Since sparse sub-networks are often challenging to train from scratch without the proper initialization (Han et al., 2015; Liu et al., 2019; Frankle and Carbin, 2019), does pre-training make it easier for sparse neural networks to learn? Doing so would serve as a rough form of curriculum learning (Bengio et al., 2009) for sparse neural networks. We experimented with training sparse sub-networks of ResNet-20 (IMP sub-networks, randomly reinitialized sub-networks, and randomly pruned sub-networks) first on self-supervised rotation and then on the main task, but found no benefit beyond rewinding to iteration 0 (Figure 10). Moreover, doing so when starting from a sub-network rewound to iteration 500 actually hurts final accuracy. This result suggests that while pre-training is sufficient to approximate the early phase of supervised training with an appropriately structured mask, it is not sufficient to do so with an inappropriate mask.
In this paper, we first performed extensive measurements of various statistics summarizing learning over the early part of training. Notably, we uncovered 3 sub-phases: in the very first iterations, gradient magnitudes are anomalously large and motion is rapid. Subsequently, gradients overshoot to smaller magnitudes before leveling off while performance increases rapidly. Then, learning slowly begins to decelerate. We then studied a suite of perturbations to the network state in the early phase finding that, counter to observations in smaller networks (Zhou et al., 2019), deeper networks are not robust to reinitializing with random weights with maintained signs. We also found that the weight distribution after the early phase of training is highly non-independent. Finally, we measured the data-dependence of the early phase with the surprising result that pre-training on a self-supervised task yields equivalent performance to late rewinding with IMP.
These results have significant implications for the lottery ticket hypothesis. The seeming necessity of late rewinding calls into question certain interpretations of lottery tickets as well as the ability to identify sub-networks at initialization. Our observation that weights are highly non-independent at the rewinding point suggests that the weights at this point cannot be easily approximated, making approaches which attempt to “jump” directly to the rewinding point unlikely to succeed. However, our result that labels are not necessary to approximate the rewinding point suggests that the learning during this phase does not require task-specific information, suggesting that rewinding may not be necessary if networks are pre-trained appropriately.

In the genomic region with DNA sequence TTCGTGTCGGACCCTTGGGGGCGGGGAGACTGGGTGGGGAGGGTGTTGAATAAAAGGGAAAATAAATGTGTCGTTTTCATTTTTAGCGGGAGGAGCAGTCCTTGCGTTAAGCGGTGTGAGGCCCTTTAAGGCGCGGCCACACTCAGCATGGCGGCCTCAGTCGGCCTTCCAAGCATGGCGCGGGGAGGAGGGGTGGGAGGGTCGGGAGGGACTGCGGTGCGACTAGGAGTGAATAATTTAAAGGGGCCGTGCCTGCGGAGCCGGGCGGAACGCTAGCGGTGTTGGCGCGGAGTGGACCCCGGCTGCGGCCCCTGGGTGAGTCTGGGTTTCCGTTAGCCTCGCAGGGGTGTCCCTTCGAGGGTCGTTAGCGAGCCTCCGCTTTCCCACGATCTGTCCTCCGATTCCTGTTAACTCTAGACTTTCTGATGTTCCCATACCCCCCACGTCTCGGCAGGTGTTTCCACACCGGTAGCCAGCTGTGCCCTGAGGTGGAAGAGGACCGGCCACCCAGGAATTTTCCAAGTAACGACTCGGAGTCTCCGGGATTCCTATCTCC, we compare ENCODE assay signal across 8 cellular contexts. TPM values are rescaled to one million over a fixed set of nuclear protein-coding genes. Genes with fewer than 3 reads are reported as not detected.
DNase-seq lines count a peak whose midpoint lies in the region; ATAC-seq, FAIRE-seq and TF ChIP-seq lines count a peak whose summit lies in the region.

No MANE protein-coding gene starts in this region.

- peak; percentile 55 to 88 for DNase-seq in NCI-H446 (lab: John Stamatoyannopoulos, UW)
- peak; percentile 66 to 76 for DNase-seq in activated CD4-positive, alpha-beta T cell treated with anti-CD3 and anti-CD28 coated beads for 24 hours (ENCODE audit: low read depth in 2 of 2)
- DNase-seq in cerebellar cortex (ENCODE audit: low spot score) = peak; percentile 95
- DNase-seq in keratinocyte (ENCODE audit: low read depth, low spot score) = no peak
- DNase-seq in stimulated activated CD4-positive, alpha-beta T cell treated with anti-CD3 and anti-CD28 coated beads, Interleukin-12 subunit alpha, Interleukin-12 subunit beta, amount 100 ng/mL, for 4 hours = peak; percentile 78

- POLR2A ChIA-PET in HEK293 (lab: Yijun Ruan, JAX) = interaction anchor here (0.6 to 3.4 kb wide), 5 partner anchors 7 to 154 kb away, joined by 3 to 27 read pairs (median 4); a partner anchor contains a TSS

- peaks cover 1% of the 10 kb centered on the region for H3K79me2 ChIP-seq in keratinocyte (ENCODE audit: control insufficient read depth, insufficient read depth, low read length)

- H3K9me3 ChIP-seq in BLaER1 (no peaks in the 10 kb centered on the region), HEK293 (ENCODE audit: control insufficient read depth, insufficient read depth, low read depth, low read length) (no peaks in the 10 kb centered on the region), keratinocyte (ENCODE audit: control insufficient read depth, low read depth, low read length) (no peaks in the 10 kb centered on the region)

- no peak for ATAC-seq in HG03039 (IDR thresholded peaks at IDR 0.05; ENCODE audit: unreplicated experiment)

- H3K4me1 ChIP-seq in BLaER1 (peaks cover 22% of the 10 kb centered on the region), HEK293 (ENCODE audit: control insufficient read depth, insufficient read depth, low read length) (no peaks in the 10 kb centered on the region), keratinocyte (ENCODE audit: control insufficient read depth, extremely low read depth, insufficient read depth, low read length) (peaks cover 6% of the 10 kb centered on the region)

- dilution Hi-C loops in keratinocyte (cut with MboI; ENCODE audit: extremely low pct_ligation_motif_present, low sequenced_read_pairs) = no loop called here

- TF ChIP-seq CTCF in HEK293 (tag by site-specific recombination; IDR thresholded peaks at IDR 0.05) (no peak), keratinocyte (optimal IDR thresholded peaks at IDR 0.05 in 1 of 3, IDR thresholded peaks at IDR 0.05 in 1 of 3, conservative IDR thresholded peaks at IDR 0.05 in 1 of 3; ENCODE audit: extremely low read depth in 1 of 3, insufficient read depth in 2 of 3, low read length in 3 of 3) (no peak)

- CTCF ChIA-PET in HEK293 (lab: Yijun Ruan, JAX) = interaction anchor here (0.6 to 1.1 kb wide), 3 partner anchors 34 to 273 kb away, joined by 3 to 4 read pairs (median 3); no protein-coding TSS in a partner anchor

A Model details
|Network||Epochs||Batch Size||Learning Rate||Parameters||Eval Accuracy|
|ResNet-20||160||128||0.1 (Mom 0.9)||272K||91.5 0.2%|
|ResNet-56||160||128||0.1 (Mom 0.9)||856K||93.0 0.1%|
|ResNet-18||160||128||0.1 (Mom 0.9)||11.2M||86.8 0.3%|
|VGG-13||160||64||0.1 (Mom 0.9)||9.42M||93.5 0.1%|
|WRN-16-8||160||128||0.1 (Mom 0.9)||11.1M||94.8 0.1%|
Table A1 summarizes the networks. All networks follow the same training regime: we train with SGD for 160 epochs starting at learning rate 0.1 (momentum 0.9) and drop the learning rate by a factor of ten at epoch 80 and again at epoch 120. Training includes weight decay with weight 1e-4. Data is augmented with normalization, random flips, and random crops up to four pixels in any direction.
B Experiments for Other Networks
- We also considered shuffling within the incoming and outgoing weights for each neuron, but performance was equivalent to shuffling within layers. We elided these lines for readability.